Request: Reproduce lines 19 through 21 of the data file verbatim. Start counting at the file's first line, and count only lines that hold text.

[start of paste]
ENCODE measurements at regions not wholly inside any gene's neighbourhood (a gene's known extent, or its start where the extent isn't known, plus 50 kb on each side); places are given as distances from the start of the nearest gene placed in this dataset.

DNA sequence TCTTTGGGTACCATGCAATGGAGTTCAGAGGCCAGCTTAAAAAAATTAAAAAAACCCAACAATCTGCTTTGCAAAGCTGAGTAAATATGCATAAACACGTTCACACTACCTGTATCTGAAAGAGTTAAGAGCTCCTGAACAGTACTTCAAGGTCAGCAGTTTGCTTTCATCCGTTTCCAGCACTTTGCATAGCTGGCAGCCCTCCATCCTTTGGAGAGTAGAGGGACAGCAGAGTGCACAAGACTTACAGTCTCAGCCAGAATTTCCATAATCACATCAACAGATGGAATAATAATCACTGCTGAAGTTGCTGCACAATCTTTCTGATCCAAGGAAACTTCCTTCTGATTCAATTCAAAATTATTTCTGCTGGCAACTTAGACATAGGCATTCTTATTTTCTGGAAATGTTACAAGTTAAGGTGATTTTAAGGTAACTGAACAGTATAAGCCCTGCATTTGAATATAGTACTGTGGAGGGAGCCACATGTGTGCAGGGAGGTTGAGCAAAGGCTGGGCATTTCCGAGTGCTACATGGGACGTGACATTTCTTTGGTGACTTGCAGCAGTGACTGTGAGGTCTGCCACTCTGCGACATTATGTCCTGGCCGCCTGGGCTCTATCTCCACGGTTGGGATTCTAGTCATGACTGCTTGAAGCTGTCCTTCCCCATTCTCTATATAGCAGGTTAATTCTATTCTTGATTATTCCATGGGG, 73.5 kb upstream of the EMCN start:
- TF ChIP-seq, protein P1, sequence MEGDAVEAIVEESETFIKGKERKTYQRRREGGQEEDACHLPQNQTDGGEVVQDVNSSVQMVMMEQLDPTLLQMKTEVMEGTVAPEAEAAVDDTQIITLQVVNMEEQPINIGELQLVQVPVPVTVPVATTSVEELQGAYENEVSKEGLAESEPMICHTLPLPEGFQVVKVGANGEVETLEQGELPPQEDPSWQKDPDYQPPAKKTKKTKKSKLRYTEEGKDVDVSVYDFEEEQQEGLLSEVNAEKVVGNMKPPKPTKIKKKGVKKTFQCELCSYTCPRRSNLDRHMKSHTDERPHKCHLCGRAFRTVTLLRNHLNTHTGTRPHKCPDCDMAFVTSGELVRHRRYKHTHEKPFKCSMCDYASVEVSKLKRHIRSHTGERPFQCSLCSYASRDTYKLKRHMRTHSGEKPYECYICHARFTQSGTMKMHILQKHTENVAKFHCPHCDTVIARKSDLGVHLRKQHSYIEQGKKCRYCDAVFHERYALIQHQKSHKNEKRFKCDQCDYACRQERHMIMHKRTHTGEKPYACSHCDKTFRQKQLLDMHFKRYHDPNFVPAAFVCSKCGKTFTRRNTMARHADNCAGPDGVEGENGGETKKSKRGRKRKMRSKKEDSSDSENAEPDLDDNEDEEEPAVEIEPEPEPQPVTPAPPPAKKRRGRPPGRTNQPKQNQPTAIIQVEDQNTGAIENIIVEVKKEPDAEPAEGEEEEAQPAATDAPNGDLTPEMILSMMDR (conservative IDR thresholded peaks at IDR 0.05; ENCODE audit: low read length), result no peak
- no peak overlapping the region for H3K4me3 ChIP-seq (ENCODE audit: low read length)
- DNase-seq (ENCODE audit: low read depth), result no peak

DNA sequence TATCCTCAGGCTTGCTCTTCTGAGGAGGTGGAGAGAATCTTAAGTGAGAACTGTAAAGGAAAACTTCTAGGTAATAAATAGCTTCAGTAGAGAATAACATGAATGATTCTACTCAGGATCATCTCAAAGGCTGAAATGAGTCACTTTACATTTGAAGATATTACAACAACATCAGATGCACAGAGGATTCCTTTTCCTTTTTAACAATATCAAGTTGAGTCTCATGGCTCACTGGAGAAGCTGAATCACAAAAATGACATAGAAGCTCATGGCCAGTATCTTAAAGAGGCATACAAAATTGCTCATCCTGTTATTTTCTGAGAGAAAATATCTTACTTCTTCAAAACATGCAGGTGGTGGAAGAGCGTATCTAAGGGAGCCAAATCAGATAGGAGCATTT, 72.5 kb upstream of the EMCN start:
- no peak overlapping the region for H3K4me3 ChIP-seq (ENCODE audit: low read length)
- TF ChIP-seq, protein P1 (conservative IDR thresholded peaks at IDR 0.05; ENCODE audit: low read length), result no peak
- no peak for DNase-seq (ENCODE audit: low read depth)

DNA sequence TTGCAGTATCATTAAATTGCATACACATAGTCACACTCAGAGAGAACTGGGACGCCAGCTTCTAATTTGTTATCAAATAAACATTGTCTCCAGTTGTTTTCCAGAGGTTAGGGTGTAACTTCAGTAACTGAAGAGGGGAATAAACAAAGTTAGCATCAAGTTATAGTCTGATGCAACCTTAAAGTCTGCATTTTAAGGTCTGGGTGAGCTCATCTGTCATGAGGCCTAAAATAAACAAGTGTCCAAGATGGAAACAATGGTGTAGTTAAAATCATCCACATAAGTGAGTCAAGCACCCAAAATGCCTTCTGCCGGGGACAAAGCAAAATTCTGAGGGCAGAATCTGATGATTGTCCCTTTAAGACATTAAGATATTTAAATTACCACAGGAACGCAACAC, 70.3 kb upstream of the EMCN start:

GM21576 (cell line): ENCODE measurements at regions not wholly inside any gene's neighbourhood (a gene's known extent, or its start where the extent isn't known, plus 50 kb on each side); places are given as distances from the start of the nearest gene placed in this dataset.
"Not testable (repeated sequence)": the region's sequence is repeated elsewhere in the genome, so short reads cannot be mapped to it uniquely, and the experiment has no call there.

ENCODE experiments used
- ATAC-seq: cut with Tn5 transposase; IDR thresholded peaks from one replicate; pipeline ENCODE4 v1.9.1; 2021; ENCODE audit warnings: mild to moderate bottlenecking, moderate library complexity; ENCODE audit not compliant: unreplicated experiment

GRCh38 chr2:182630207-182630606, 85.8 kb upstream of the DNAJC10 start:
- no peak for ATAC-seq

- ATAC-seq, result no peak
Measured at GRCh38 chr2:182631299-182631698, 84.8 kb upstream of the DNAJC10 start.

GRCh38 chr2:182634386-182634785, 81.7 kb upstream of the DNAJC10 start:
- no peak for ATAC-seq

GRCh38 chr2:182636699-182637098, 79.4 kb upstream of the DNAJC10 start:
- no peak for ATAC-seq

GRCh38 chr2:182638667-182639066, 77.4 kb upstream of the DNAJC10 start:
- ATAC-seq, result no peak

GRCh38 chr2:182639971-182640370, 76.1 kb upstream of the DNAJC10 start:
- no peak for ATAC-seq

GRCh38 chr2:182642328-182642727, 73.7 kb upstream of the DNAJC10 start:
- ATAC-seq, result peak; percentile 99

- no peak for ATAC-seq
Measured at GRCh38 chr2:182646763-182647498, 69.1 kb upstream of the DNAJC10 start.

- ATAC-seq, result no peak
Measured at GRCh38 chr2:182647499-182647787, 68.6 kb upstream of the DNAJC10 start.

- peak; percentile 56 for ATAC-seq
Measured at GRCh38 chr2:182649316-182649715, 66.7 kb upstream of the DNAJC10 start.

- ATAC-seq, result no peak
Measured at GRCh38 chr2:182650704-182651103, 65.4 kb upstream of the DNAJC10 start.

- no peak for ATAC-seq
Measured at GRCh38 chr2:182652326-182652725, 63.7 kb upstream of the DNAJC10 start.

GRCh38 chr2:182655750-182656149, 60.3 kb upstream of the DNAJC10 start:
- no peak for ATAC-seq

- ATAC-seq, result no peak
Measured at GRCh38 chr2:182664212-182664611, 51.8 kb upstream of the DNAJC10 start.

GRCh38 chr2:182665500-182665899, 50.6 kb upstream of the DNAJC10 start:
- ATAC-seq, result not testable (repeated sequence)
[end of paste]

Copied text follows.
GRCh38 chr2:182634386-182634785, 81.7 kb upstream of the DNAJC10 start:
- no peak for ATAC-seq

GRCh38 chr2:182636699-182637098, 79.4 kb upstream of the DNAJC10 start: